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Kenya Grey Listed For Dirty Cash Flow In Money Laundering War

Kenya has again been put under high watch for not having strong safeguards against the flow of dirty cash, joining 23 other countries in a list of shame known as the ‘grey list.’

On Friday, the Finance Action Task Force (FATF), the global anti-money laundering watchdog, made a decision to put Kenya on the grey list, a move that is likely to hurt Nairobi’s standing as the financial centre of the region.

The grey list refers to countries that have deficiencies in dealing with money laundering and terrorist financing.

Kenya will be under increased scrutiny by the FATF, with the country expected to make critical changes to its financial infrastructure to reduce the risk of being a haven for dirty money.

Kenya, a financial hub in the region, has also been flagged as a regional hub for illicit gold as well as a transit for drug and wildlife traffickers, with law firms, casinos, and real estate agents being highlighted as some of the enablers of money laundering.

With Uganda removed from the list following recommendations of FATF’s fifth plenary meeting, Kenya now joins Tanzania and South Sudan in the grey list. Other African countries on the list include Nigeria, South Africa, Mali, Mozambique, Burkina Faso, Senegal and Cameroon.

The downgrade means Kenya might be subjected to stricter due diligence when dealing with the rest of the world, with far-reaching impact to the economy, including difficulty in securing funding and reputation damage.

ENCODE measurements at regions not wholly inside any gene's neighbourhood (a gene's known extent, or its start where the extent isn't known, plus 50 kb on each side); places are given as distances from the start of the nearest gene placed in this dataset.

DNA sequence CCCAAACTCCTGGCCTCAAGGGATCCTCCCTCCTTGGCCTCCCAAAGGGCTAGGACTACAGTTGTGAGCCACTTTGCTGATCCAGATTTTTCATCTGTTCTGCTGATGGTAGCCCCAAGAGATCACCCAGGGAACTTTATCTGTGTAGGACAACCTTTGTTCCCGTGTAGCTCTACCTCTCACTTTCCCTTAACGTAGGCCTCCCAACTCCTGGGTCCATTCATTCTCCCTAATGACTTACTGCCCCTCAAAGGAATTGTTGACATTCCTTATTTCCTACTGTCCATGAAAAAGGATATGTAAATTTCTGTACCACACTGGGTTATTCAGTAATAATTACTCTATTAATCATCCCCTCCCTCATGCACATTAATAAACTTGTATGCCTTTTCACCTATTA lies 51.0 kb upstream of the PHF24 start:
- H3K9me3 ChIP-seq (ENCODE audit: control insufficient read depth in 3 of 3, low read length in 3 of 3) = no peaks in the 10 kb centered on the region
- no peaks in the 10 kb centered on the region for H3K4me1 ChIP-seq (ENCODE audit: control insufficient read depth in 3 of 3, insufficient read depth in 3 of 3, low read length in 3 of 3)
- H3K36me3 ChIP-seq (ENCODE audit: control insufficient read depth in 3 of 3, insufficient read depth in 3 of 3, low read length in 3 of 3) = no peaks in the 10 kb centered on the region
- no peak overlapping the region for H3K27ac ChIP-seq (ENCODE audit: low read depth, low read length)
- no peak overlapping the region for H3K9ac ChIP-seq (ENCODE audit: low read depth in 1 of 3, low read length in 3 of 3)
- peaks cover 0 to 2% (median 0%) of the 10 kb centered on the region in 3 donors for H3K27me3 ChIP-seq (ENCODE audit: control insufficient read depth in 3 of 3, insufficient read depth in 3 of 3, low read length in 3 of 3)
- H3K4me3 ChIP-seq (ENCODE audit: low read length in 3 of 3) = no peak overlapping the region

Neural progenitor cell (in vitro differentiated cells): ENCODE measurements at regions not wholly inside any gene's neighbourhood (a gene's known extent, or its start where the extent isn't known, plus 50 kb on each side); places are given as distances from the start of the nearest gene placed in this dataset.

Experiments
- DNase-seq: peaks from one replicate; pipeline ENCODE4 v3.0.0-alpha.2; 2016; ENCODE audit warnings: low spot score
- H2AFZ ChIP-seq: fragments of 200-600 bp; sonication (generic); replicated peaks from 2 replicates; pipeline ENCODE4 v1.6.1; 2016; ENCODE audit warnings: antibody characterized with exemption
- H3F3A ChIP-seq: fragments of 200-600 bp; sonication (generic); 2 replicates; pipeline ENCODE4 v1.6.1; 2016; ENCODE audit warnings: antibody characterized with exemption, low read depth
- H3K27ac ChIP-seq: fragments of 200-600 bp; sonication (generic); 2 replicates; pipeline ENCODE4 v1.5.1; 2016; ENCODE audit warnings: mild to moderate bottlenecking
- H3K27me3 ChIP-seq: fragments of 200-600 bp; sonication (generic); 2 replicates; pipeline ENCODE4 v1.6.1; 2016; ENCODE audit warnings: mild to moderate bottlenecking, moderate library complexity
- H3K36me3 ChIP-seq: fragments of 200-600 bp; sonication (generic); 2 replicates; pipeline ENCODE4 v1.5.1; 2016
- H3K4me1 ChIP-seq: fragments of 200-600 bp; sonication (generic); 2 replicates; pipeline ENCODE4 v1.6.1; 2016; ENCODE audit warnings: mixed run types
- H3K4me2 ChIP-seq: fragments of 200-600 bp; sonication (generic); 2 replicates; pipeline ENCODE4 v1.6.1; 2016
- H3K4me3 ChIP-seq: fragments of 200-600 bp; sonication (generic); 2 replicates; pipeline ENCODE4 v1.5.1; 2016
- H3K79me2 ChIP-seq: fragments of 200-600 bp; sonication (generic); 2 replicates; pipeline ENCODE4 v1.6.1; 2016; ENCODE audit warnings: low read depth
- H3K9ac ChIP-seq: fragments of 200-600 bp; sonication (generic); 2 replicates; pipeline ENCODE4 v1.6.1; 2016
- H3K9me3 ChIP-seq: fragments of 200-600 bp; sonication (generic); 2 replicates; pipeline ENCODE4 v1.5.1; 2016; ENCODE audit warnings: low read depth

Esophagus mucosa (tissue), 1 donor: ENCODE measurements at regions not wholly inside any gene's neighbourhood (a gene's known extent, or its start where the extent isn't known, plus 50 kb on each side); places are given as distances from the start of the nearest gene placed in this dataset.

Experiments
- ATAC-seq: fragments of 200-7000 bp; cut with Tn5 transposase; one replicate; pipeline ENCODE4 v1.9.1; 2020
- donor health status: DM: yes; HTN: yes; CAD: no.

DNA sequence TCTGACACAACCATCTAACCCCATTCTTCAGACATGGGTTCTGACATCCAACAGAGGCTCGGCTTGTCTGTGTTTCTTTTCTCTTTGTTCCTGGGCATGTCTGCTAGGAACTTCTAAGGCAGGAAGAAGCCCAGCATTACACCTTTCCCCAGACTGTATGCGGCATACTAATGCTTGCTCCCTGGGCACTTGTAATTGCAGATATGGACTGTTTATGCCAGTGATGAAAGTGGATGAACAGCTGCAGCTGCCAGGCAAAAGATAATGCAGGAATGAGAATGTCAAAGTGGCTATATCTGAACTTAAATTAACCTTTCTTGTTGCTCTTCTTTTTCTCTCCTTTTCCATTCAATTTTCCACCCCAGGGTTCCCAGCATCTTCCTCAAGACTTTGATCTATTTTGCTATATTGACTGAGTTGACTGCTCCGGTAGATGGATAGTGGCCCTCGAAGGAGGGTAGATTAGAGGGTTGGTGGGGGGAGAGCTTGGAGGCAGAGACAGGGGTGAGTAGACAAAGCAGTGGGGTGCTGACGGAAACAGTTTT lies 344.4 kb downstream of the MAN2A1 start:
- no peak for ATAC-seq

This is a blow to the government which had made several amendments in a bid to forestall the damning rating.

The National Treasury in a statement confirming that Kenya had been placed on the ‘grey list’ explained that it had made several amendments to laws against money laundering and terrorism financing including the AML/CFT (Amendment) Act, 2023.

“We wish to address the recent development concerning Kenya’s status with the Finance Action Task Force (FATF). Kenya has officially been placed on ‘grey list,’ indicating enhanced monitoring to ensure compliance with international Anti-Money Laundering, Countering the Financing of Terrorism, and proliferation of Weapons of Mass Destruction (AML/CFT/CPF),” said Treasury Cabinet Secretary Professor Njuguna Ndung’u.

“This underscores the imperative for swift and comprehensive action to bolster our compliance efforts. It is important to note that Kenya underwent an assessment conducted by the Eastern and Southern Africa Anti-Money Laundering Group (ESAAMLG) in 2022. The evaluation revealed a mixed picture.”

A 2022 mutual assessment report by a regional anti-money laundering watchdog identified several strategic deficiencies in its framework for the fight against dirty cash.

The evaluation by the Eastern and Southern Africa Anti-Money Laundering Group (ESAAMLG) found Kenya to be ‘partially compliant’ with the global standards on anti-money laundering and terrorism financing.

Prof Ndung’u was however optimistic that the latest rating would not impact the country’s economy negatively.

“While there are still strategic deficiencies that require urgent attention, Kenya remains fully committed to implementing the FATF Action Plan comprehensively and expeditiously,” he said.

“We will review the progress made to date and develop a comprehensive strategy to address remaining deficiencies. Adequate resources will be allocated to ensure timely compliance and exit from the grey list.”

He said that the National Treasury is actively engaged in the process and anticipates minimal effects on the country’s financial stability and the costs of conducting business in Kenya.

Nevertheless, the government remains vigilant and committed to managing domestic ML/TF/PF risks effectively, he added.

In 2010, FATF placed Kenya on a list of high-risk countries for delays in enacting laws to tackle criminal financial activity as well as a failure to track money laundering. It was removed from the list four years later.

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